So robust and effective is our solution that we have seen a realisation of the ROI in the Jidoka system in as less as 12-15 months.

    ELE Times: What are the latest technology trends in smart manufacturing?

    In the new normal, the manufacturing industry like many others will accelerate its digital transformation efforts, at a must higher rate than it did in the pre-pandemic phase.

    An increase in adoption of Big Data and Analytics in addition to IoT scaling will be seen for efficient manufacturing operations, as there is a great need to access current data which is accurate as well.  Enterprise IoT that is used to connect facilities on the shop floor, workplaces and beyond will increase for better visibility, monitoring and optimising operations.

    Predictive maintenance – very critical for the delivery of excellence in operations – will support preventive, unplanned disruptions or failures.  It will also optimise operational costs, extend the lifespan of the equipment and eliminate waste, among other benefits.  Operating models will become more flexible thereby improving the assembly line performance.

    As already mentioned, Industrial Robots will work together with humans to complete complicated tasks.  AI/ML and Deep Learning technologies will help in Quality Inspection processes.

    With the demand for faster responses to situations, processing of data will be done nearer to where it is created, hence more emphasis will be on Edge Computing as it will add to the agility, which is the need of the hour.

    ELE Times: Is smart manufacturing and industrial automation a threat to Human resource? Please elaborate

    On the contrary, smart manufacturing has actually come to the rescue of the sector especially during the onset of the recent pandemic.  Shortage of manpower brought about an abrupt halt across the supply chain and some manufacturing units were even shut down and production was hampered to a large extent.  It was the adoption of the new-age technologies such as AI and Robots or smart manufacturing processes that helped to restart business operations again.   Furthermore, the China + 1 policy is creating new demands for Indian goods compelling manufacturers to look at smart manufacturing options beyond just manpower additions, to be able to cater to the export demand.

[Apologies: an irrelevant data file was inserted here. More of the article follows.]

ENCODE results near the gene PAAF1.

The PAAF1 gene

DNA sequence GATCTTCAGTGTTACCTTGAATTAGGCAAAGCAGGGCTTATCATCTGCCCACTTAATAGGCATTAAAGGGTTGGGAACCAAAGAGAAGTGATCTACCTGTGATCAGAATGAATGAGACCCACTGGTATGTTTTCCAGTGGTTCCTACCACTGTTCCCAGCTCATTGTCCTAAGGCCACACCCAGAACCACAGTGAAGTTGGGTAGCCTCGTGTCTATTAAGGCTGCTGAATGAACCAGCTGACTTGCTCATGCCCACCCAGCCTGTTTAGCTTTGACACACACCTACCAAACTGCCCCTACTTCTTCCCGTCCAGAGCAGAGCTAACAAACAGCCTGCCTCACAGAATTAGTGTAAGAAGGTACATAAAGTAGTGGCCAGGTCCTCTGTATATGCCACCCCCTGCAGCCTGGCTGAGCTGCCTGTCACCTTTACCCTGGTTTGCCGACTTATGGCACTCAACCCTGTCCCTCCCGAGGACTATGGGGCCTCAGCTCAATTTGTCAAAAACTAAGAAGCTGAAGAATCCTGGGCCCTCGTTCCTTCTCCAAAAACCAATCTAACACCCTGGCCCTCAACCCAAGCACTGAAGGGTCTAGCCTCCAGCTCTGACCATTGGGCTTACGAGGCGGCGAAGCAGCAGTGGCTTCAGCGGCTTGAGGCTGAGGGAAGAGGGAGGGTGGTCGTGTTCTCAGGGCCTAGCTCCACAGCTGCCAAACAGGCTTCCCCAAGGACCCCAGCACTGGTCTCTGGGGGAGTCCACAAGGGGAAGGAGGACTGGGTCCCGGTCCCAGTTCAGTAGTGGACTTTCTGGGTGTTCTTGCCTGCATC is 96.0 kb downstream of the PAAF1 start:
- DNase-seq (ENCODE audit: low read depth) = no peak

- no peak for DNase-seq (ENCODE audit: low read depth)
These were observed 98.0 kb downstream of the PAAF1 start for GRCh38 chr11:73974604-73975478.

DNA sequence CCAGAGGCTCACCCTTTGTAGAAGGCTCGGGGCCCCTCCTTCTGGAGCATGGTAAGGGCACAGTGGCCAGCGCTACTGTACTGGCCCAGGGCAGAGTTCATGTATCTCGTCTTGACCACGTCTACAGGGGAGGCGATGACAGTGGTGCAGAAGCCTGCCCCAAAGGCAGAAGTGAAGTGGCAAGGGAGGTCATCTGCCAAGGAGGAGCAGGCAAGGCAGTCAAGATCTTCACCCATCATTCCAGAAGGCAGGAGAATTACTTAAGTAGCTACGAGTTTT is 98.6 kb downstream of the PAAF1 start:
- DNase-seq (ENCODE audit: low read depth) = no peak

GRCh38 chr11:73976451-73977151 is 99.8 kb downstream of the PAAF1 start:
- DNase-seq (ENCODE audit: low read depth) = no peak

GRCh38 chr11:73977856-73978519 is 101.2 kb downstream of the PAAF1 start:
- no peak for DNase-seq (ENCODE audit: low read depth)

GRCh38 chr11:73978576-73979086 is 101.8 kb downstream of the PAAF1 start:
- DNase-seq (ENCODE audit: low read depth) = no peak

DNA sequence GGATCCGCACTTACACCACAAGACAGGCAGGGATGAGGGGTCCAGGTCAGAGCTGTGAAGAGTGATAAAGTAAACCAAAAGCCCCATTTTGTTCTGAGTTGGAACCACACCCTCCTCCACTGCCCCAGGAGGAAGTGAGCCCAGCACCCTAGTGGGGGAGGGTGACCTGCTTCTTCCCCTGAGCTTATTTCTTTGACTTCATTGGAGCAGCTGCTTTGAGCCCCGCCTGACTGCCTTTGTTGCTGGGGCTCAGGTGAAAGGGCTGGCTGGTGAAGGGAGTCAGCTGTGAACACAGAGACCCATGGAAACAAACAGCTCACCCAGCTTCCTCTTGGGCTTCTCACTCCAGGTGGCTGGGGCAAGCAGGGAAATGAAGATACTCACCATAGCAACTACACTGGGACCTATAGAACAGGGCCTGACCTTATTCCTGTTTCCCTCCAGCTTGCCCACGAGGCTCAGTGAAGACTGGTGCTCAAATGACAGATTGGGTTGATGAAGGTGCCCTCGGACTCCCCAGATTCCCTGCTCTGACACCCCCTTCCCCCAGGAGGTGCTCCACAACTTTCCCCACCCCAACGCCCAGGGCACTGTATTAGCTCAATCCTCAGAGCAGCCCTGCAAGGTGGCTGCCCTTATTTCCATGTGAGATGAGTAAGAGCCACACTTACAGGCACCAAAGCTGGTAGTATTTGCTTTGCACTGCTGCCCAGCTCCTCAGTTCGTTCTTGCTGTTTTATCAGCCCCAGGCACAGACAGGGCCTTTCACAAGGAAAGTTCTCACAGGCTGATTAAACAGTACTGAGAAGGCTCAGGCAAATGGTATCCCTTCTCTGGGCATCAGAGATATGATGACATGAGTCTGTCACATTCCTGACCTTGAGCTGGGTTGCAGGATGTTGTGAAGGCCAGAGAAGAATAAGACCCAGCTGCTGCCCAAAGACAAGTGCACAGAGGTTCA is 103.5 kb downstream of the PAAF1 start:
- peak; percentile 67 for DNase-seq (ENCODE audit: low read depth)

Smart manufacturing with its automation and leveraging of digital technologies is very beneficial to manufacturers, with the processes increasing the throughput, improving product quality and reducing production costs.  These factors are also enhancing customer experiences and driving higher revenues for organisations.  Automation is also arresting issues related to the health and safety of workers too.

    It is a common myth that jobs on the shop floor will get replaced by automation. What really happens is that workers now have the ability to upgrade themselves to doing more intelligent work, in better conditions. Mundane and repetitive tasks are taken over by automation. Manufacturing and industrial automation has actually created new jobs – skilled in the areas of AI, Cloud Computing and Robotics and other new-age technologies to manage the new machines and automation.  With up-skilling and re-training of the workforce, these jobs can make employees future-ready with intellectually stimulating and creative roles leading to better employee satisfaction.

    Mayank Vashisht | Sub Editor | ELE Times